WMN opinion: Minister sticks to his guns on the pilot badger culls
When the going gets tough the tough stick to their guns. And Owen Paterson is nothing if not robust in the face of adversity. So when he faced up to a House of Commons Committee yesterday and was grilled over the apparent failure of the two pilot badger culls, both of which have had to be extended because they killed insufficient numbers, he came out fighting.
"We are not going to drop our spades and run away in the first few weeks," the Environment Secretary insisted, in the face of questioning about the Somerset and Gloucestershire pilots. He then conceded that perhaps six weeks – the time set aside for each cull – was actually "not enough".
It would be easy to criticise Mr Paterson, his department and those who organised these two culls. They have hardly been a rip-roaring success and far from proving to the public that the shooting of free running badgers is a viable option, they may well have damaged credibility in the method.
But it must be remembered that they are "pilots" – tests of the method of culling and its effectiveness. Mistakes have been made but they can be put right. Mr Paterson appears, to the relief of many farmers, to have not lost any of his resolve. If he and those involved in the culls have learned lessons from what has gone on so far and put those lessons into practice then, surely, things can only get better.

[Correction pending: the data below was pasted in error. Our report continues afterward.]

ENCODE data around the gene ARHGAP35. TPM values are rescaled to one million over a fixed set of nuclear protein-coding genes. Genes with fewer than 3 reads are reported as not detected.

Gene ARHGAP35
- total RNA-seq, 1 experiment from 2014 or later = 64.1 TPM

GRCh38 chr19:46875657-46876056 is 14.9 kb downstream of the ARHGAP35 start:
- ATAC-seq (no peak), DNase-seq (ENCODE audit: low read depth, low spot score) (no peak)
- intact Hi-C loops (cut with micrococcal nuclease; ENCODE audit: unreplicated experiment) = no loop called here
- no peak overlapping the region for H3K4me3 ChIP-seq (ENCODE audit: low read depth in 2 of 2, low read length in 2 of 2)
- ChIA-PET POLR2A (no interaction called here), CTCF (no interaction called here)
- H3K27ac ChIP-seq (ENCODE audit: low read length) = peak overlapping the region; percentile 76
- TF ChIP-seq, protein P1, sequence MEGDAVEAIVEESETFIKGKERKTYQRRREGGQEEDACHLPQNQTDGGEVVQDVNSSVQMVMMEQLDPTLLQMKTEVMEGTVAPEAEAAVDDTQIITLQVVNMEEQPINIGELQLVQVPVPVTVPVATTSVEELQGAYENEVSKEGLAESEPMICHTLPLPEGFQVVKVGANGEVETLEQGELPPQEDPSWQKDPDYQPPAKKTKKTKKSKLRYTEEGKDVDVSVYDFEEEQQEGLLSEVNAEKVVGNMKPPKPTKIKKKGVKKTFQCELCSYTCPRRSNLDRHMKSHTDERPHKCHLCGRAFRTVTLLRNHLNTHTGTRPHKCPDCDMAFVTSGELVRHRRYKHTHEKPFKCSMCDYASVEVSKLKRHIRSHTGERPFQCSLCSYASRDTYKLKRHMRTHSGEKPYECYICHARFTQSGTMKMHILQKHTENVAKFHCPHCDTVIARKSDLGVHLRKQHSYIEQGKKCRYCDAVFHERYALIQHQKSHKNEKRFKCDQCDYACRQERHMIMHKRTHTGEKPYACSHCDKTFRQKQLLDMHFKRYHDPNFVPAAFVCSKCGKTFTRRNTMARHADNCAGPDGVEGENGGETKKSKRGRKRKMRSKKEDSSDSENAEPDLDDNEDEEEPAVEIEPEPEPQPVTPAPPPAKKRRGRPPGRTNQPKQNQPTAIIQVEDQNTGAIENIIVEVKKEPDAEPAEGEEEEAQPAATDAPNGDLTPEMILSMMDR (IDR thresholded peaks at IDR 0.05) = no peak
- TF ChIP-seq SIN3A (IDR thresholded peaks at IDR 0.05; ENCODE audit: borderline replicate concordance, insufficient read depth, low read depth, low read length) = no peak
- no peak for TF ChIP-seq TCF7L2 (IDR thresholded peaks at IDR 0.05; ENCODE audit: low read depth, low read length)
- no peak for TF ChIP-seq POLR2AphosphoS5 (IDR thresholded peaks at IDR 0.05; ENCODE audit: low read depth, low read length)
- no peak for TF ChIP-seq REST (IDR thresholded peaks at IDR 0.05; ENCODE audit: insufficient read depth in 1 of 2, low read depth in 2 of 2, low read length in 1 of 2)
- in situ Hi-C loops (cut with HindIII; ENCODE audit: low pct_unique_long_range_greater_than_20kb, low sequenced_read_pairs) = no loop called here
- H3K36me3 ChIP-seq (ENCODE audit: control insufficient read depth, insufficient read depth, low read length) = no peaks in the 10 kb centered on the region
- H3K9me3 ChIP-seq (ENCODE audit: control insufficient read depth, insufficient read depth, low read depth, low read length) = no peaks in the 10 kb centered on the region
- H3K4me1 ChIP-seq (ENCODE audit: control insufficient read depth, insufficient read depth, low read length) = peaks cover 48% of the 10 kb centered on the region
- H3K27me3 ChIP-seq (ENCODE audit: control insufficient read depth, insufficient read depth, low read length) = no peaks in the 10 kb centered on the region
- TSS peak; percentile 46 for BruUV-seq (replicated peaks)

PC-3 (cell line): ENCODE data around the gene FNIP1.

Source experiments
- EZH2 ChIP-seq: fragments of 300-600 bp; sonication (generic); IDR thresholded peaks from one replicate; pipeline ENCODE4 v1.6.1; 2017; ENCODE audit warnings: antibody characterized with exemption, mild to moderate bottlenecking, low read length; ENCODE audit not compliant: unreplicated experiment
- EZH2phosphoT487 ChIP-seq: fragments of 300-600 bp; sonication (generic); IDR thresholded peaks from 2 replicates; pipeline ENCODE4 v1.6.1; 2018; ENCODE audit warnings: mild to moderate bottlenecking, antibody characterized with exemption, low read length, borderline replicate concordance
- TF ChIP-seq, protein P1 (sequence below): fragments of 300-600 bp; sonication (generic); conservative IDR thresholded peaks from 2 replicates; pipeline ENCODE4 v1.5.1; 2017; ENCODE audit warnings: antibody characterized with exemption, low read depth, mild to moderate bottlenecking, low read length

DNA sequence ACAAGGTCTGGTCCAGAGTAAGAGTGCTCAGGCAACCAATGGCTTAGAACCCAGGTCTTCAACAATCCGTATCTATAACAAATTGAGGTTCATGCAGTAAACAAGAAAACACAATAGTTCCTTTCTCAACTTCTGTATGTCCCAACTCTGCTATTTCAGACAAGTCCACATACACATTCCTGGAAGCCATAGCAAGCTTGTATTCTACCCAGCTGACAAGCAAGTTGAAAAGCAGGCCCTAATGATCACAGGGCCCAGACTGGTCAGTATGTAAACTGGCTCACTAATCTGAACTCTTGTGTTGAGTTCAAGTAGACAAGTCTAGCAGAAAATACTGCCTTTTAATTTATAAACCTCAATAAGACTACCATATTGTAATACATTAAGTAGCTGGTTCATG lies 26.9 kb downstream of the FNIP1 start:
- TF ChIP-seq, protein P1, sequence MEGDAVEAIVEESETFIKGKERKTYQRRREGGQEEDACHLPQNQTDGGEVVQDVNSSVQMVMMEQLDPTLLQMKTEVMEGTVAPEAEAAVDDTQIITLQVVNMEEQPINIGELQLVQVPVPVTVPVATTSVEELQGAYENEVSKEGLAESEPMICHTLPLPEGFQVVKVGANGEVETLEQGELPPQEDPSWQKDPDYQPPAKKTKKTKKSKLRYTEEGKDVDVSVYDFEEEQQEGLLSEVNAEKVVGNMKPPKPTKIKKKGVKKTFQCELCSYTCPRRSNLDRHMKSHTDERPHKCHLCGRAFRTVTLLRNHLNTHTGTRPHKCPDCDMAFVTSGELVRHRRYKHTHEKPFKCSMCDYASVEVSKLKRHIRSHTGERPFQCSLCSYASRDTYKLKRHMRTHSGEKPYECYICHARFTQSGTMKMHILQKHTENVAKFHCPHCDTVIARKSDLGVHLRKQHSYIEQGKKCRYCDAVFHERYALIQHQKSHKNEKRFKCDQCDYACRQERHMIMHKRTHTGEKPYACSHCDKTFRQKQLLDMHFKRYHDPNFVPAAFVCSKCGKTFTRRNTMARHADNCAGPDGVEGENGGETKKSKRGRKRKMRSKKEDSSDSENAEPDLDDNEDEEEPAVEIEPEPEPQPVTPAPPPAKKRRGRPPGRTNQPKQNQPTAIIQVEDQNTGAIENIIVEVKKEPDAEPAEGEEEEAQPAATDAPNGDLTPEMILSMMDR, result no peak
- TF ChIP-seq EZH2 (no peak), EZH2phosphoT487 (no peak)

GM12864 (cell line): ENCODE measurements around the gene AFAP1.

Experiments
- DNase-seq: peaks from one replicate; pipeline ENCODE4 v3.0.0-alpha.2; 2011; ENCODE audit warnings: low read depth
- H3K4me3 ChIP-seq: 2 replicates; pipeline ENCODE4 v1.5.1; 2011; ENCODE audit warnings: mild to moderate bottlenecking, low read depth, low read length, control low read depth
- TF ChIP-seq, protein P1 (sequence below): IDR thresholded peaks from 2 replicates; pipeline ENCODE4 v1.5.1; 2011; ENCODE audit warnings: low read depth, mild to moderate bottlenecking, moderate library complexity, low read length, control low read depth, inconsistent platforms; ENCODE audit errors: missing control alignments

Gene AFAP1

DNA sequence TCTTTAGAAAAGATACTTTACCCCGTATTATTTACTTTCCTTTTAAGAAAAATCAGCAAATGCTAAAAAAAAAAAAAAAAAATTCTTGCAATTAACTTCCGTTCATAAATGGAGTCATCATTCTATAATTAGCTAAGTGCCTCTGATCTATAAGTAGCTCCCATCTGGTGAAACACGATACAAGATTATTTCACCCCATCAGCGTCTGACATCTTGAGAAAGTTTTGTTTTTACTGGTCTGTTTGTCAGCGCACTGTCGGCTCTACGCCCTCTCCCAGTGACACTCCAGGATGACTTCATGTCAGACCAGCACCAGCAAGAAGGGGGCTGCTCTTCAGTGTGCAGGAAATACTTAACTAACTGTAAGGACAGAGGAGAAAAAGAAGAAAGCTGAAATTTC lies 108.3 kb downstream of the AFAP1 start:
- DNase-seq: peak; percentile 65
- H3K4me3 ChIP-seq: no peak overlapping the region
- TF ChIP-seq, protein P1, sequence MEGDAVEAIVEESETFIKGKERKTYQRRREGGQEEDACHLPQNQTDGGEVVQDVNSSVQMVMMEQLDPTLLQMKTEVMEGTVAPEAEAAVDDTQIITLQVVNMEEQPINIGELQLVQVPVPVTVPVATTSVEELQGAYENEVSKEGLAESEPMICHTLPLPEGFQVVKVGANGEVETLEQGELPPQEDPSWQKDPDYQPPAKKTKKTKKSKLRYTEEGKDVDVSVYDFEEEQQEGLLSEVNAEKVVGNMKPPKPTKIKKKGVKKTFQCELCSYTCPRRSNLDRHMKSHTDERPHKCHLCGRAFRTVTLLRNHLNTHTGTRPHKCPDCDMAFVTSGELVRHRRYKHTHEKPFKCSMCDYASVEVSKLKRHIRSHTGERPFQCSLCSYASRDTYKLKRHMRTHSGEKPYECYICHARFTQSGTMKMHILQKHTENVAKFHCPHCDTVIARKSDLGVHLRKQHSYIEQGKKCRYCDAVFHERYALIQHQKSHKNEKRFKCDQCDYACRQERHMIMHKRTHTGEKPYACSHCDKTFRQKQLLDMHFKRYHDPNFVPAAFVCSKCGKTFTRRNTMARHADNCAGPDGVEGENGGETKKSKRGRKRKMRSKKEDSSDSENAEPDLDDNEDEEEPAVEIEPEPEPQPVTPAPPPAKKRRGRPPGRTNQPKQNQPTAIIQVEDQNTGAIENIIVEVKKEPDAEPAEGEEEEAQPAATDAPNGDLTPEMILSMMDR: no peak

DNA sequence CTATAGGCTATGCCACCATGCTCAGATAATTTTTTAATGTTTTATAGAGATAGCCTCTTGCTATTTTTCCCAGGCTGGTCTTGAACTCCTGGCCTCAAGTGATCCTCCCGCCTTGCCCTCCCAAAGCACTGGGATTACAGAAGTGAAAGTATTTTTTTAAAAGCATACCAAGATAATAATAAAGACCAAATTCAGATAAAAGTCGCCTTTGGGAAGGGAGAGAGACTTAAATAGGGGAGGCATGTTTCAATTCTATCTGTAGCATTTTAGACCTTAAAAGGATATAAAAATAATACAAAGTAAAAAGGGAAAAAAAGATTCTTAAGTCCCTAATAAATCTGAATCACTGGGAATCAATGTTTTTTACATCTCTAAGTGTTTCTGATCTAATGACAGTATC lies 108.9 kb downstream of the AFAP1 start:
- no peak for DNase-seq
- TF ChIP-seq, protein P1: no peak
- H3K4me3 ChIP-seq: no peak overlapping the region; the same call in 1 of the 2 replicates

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The National Trust has, fortunately, seen sense and rejected a call from a handful of its members for an outright ban on the culling of badgers on its land. As landlord to hundreds of livestock farmers it would have been irresponsible in the extreme to have denied them one of the weapons against the scourge of bovine TB.
The Trust is also to be congratulated for at least investigating whether vaccinating badgers can work. The current trial on the Killerton estate in Devon may well yield useful results, although vaccination is never going to be the whole answer to this disease, as most experts acknowledge.
What the Trust cannot and must not do is try to please everyone on this divisive issue. It is disappointing to hear the Trust say that it "neither supports nor opposes the current pilot culls." National Trust farmers who live under the constant threat of bovine TB deserve to know their landlord is on their side.